Posts Tagged ‘building your platform’

Building a platform from the ground up

OK. You likely noticed that I’ve been away for a while. Turns out two blog challenges in a row – one as a participant and one as the host – kicked my ass. I was a little tired in early July and just decided to take a couple weeks off. Then, I had a wholly unexpected allergic reaction to some lavender oil, and it set me on butt for an additional month. Headaches. Very pretty bumps on my face. Sleeplessness and ensuing exhaustion. I did just enough work to meet client needs, and even that was slow and cumbersome. I don’t recommend such an experience to anyone.

I’ve been touching my toes back in the social media waters these last couple weeks and finally feel it’s time to get back to my blog – which I love. I have missed being a part of things! So, here’s the first thing to come to mind.



I have a new client who came to me as a referral – a new author. Her book is a 122,000-word World War II romance. She was seeking information/help with publishing it. In our first conversation, we discussed print options as well as eBook distribution. Since her primary goal was just to “get the book out there,” she decided to go for the simpler eBook option to start. To save her the money and effort involved in formatting/layout for each individual platform, we went with the one-size-fits-all Smashwords for distribution.

Smashwords is a good solution for an all-text book like a novel. It does not work as well, however, for books that incorporate any sort of graphics or variation in headings/font sizes. All we had to do was design a cover, fully justify the text, remove the page numbers, slip it into a Word ’97-2003 doc format, and it was good to go. Uploading it to Smashwords took a matter of minutes, and voila – there it sits. Ready and waiting for people to come and buy it. Keyword: WAITING.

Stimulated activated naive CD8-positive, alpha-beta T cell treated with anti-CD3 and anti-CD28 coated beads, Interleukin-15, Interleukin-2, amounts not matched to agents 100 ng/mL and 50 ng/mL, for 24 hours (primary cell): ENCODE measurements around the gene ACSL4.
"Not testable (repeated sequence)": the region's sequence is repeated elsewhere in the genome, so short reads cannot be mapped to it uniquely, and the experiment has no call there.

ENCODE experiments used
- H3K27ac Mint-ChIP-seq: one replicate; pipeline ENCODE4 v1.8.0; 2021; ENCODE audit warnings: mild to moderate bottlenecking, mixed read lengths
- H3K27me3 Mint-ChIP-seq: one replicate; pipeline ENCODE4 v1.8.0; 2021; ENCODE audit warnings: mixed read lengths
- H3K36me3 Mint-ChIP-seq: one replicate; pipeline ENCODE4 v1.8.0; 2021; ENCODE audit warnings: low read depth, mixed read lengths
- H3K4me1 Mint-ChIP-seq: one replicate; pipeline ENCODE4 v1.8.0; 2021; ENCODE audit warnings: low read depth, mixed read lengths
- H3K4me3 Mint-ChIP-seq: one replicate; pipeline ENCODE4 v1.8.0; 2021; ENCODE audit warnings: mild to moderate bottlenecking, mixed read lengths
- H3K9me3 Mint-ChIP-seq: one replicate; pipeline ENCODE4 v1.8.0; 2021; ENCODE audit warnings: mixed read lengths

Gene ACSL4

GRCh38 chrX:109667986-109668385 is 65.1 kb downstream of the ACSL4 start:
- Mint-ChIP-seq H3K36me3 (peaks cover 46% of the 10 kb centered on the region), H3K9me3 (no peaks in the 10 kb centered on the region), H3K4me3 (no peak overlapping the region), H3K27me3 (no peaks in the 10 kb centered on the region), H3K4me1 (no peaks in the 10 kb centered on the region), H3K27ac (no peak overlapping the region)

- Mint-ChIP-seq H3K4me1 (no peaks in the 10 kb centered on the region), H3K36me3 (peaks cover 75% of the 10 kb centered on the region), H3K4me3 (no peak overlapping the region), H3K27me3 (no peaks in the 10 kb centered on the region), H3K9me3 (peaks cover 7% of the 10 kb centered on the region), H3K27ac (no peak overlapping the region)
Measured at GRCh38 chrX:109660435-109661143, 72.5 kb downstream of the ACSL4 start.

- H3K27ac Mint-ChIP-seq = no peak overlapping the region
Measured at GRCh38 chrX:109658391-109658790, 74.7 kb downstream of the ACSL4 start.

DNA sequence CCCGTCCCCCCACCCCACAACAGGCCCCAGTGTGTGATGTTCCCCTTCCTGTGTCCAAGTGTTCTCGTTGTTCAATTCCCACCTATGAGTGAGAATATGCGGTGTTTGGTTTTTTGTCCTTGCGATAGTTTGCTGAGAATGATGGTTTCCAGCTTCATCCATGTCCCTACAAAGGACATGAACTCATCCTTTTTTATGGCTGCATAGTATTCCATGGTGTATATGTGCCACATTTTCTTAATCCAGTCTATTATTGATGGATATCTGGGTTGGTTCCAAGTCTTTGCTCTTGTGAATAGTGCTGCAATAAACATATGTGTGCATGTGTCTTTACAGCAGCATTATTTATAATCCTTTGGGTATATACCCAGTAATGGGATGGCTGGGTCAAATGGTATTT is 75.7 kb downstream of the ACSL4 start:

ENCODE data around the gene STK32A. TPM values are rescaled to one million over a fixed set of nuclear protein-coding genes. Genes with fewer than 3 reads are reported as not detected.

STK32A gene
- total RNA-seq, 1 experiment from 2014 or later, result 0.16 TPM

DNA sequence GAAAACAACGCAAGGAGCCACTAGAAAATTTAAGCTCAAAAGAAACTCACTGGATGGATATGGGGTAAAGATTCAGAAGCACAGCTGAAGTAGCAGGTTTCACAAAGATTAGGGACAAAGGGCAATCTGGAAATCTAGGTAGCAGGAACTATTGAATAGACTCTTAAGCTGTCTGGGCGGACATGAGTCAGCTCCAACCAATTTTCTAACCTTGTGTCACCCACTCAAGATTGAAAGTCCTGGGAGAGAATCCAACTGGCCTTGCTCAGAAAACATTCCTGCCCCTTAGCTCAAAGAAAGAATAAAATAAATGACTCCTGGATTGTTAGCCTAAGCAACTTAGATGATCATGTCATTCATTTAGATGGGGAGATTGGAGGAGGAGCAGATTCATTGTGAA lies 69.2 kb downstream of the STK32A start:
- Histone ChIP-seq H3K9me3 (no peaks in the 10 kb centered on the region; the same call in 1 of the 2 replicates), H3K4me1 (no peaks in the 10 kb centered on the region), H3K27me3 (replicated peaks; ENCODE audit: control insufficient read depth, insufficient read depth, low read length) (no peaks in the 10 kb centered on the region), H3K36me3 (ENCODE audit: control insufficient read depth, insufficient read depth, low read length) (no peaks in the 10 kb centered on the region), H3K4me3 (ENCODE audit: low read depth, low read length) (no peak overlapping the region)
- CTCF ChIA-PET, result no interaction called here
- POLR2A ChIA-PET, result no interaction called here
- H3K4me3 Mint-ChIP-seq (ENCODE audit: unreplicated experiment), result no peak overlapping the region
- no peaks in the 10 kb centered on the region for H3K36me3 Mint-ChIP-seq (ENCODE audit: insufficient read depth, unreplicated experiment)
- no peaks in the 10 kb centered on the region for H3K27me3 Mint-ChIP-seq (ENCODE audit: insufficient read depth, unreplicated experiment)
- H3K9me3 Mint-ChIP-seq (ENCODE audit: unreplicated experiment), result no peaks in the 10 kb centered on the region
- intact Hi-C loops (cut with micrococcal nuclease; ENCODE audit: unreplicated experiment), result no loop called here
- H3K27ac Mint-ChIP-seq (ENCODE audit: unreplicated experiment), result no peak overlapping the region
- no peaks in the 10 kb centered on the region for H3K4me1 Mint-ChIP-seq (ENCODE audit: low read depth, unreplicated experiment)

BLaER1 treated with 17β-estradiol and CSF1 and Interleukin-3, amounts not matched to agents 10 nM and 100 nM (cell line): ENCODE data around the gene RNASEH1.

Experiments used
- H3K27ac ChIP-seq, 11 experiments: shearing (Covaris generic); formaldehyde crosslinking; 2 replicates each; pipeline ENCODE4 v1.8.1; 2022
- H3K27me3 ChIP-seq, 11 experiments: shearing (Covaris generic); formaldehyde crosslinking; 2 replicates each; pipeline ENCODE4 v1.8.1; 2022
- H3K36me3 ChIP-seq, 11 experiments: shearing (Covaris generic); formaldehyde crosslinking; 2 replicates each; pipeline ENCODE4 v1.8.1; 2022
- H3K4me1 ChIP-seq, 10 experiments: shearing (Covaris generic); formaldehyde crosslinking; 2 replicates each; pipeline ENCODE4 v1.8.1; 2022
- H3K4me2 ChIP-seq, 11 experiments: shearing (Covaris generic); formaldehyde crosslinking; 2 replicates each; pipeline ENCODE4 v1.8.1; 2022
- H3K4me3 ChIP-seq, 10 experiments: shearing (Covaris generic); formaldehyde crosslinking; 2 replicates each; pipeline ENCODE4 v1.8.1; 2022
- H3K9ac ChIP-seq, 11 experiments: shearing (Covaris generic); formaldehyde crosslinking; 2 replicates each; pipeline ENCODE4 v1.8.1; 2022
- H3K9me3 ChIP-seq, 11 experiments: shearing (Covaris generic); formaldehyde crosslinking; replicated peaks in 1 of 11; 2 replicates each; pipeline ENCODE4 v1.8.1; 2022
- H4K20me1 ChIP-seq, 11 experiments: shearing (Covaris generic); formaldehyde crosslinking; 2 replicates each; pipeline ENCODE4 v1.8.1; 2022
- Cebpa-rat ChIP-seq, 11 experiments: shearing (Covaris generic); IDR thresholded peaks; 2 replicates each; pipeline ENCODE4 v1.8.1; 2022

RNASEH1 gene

This is virtually every new author’s dilemma. The book is done – now how the hell do I get the readers-cum-buyers to show up?

It was an especially challenging question for my client, because she had zero  online presence. I am NOT exaggerating. No mailing list. No blog. No website. No Facebook. No Twitter. No LinkedIn. No social media of any kind. She has a computer which she used for writing her book, and she has email. That’s it. So we are literally starting at the bottom to build her an online presence.

While there are many different paths to the same end goal – marketing her book – it was her choice to begin with blogging. I believe every author must start with the thing that is the most comfortable for them. It’s not going to do you any good if I help you build a Facebook fan page but you just don’t want to be on Facebook because you’re so uncomfortable with it.

So we set up the blog. It’s called Fox Tales, if you want to check it out – but don’t expect any posts yet. Baby steps … did I mention we’re starting from the ground floor?

Next she’ll start exploring the blog. Practice posting. And begin writing. She plans to follow my recommendations for the 6 steps to blogging success:

  1. Writing 40 to 50 posts in a ROW (weekends included) from the date of her launch.
  2. Writing quality content that is of interest to her targeted readers: lovers of historical fiction and romance.
  3. Using an image with every post.
  4. Selecting good keywords for every post.
  5. Posting on a regular schedule after the initial 40 to 50 posts.
  6. Commenting on other blogs on similar topics, and being generous with her feedback to commenters on her blog.

Will it be an uphill battle? Sure. Is it going to take a while? You bet. Can it be done? Of course!

Regardless of where you are in terms of writing or publishing your book, it’s not too soon to be thinking about marketing it! Take an honest survey of your online presence. How big is your platform, really? Your email list? Your social media contacts? Your speaking gigs? Your networking circles? Who will be clamoring to buy the book the minute it goes on sale? How excited will they be to share it with the others in their circles?